It's a great mortgage helper for new home owners, flexibility for multi-generational families, for people who are care givers it's a more affordable rental option for you know singles and couples"

The shipping container concerns proved to be a bit more problematic for Council to solve on Monday.

Councillor Adey tried to offer up a solution, championing the concerns of Mr. Casey from his written contribution to the Public Hearing, to which the Councillor added a few thoughts.

"I think in our current version of the way the regulations work if you do some tours of some neighbourhoods you might draw the conclusion that if they're not permitted in residential areas somebody must have missed the memo, because you see them in many places and I think some of them have gone through the hoop of applying for a temporary use permit, whether that's been granted would be unique to each circumstance. 

So I do think that there's something not working about what we have had in the past.  I think the intention is that they not become a visible and permanent part of our residential areas. So I think we need to bear that in mind, that has to continue to be our intention "

Combining the concerns from the Public Hearing with his own contribution to the discussion, Mr. Adey constructed  a solution for the temporary use for a short term basis for any special circumstances such as flooding or property damage. 

The amendment for the shipping container element would see what the councillor called a common sense provision to clean up the language to the issue. 

"I think that we can clean it up a little bit if we require that a container that is going to be used for sixty days in place is registered with the city and that there is some kind of a roadmap for what happens at the end of that time ... 

That Shipping containers  are permitted for up to sixty days for temporary storage in all zones ... that containers in residential zones be required to be registered with the city and the city will provide indication of that registration and that the owners be responsible for removing at the end of the sixty day period"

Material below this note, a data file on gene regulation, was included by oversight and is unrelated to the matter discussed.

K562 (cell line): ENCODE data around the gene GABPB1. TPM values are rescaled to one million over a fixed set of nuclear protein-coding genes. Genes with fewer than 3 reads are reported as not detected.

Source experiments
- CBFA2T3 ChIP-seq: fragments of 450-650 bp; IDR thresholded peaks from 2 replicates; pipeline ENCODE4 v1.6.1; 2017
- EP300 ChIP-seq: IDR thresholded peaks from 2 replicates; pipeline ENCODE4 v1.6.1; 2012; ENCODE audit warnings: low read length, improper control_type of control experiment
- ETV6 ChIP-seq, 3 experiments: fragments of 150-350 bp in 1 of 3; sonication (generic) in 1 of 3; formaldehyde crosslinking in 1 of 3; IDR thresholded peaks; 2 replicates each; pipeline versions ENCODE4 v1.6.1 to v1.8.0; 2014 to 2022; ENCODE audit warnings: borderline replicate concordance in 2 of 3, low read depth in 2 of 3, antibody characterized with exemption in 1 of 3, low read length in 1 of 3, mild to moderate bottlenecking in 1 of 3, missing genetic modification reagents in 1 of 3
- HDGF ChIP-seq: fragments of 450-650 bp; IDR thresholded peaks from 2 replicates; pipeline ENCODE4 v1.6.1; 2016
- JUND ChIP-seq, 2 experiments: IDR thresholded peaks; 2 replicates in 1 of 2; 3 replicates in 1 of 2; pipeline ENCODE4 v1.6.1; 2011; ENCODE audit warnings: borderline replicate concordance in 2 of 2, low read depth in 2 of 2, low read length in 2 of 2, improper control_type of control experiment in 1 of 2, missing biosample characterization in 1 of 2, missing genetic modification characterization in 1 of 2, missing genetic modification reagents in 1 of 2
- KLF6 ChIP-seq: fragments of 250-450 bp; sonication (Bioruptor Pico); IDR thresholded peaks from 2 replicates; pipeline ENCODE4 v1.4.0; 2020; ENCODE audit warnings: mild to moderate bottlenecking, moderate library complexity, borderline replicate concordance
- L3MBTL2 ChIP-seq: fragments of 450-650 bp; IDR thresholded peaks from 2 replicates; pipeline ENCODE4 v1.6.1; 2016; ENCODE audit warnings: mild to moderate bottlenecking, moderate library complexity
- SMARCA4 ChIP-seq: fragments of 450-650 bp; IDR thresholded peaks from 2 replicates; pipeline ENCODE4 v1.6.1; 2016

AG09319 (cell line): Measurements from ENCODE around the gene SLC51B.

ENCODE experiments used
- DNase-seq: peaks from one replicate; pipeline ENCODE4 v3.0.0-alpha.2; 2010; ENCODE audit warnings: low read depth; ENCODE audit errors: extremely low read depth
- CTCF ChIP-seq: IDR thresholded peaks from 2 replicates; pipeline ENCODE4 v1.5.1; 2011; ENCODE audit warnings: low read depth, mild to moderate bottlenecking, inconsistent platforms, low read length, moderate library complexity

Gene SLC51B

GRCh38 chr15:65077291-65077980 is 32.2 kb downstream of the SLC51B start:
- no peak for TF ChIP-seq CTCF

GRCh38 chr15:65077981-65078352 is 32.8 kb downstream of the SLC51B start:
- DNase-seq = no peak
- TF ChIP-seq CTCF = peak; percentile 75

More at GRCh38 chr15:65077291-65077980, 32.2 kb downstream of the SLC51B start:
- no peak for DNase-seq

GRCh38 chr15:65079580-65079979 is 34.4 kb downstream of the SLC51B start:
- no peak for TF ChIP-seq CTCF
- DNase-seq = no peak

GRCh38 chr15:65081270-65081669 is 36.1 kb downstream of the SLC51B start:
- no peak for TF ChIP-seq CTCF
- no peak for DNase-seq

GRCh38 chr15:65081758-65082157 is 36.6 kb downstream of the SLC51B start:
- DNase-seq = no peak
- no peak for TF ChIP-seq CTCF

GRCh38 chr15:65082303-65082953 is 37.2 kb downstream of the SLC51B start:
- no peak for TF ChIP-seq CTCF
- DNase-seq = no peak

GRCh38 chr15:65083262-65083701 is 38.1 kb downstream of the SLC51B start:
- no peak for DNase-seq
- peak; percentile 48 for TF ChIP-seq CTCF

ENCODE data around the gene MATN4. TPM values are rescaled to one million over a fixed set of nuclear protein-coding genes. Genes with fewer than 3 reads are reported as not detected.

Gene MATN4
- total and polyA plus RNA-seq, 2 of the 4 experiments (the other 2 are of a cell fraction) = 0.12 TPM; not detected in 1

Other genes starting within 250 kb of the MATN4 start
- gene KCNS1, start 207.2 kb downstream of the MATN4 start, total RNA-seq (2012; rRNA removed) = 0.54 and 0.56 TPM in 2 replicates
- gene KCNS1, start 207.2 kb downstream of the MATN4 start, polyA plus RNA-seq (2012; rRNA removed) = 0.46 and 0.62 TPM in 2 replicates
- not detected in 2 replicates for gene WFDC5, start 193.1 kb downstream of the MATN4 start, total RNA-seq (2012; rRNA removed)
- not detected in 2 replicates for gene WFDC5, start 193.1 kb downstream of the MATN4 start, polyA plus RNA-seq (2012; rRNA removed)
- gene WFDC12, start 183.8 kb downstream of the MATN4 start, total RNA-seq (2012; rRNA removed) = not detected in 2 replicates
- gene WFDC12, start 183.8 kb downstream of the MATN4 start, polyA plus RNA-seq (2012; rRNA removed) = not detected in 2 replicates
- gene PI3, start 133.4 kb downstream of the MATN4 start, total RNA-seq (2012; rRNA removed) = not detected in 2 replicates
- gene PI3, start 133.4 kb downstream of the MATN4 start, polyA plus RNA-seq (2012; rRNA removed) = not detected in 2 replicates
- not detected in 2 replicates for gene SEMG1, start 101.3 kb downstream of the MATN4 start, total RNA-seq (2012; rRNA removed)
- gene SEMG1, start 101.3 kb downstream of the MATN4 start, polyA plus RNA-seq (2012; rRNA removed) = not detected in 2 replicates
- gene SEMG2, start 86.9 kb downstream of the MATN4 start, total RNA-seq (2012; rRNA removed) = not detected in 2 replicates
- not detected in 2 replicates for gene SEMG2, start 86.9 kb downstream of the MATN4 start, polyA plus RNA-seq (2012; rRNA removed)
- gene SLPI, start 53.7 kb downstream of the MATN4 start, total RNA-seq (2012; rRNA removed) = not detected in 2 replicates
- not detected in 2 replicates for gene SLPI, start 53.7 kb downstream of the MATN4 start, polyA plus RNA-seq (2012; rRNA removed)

Councillor Niesh spoke in favour of that suggestion, offering up a few of his thoughts on how it could be implemented. 

Councillor Cunningham also found much to like from Councillor Adey's observations.

The potential solution  however raised some ares of concern for Councillor Mirau who outlined  his thoughts on any potential impact on staff and why he was not in favour of voting for the motion on the night.

"If I was to ask the question is that to administratively burdensome  or time consuming, or where are we going to get the staffing capacity. What is going to be the impact on City staff who ultimately have to administer this new program as we're talking about it. I would really like to get a better understanding on that front before I would vote in favour or against. So I'm not prepared to vote in favour tonight without that information"

From there, the bulk of the conversation among the councillors got bogged down on the elements of the process and procedures required to move it forward. 

With City Manager Rob Buchan not on hand for the evening, it was up to the Deputy City Manager Corinne Bomben and the Corporate Administrator Rosa Miller to try to keep the Councillors on track for the delivery to third reading of the bulk of the Zoning amendment elements that they did agree on.

To move those elements forward, Council then chose to put aside the Container element, to refer it to staff and await a report with the details towards what the program would look like and then to reintroduce it at a later date.

Beyond the container issue, Councillor Cunningham  outlined a few of the other areas of the larger document where he would like some additional information from staff as well.

To bring the conversation to a close,  Corporate Administrator Rosa Miller provided some clarity the approach that Council was planning to take on the evening.

"To be very, very, very clear, you are looking to pass the existing amendment with the removal of the section 3.19 of the bylaw that references shipping containers' 

The next Council meeting will provide for the fourth and one imagines hopefully the final approval of the  document.

The Report to Council from Planning was part of the presentation in the Public Hearing, you can review the full scope of the amendments here.

The full Discussion can be reviewed through the Regular Council Session, starting at the thirty two minute mark.

More notes on Monday's Council Session can be explored through our Council Timeline Feature.

Our preview notes from Monday outlined some of the history of the proposed amendments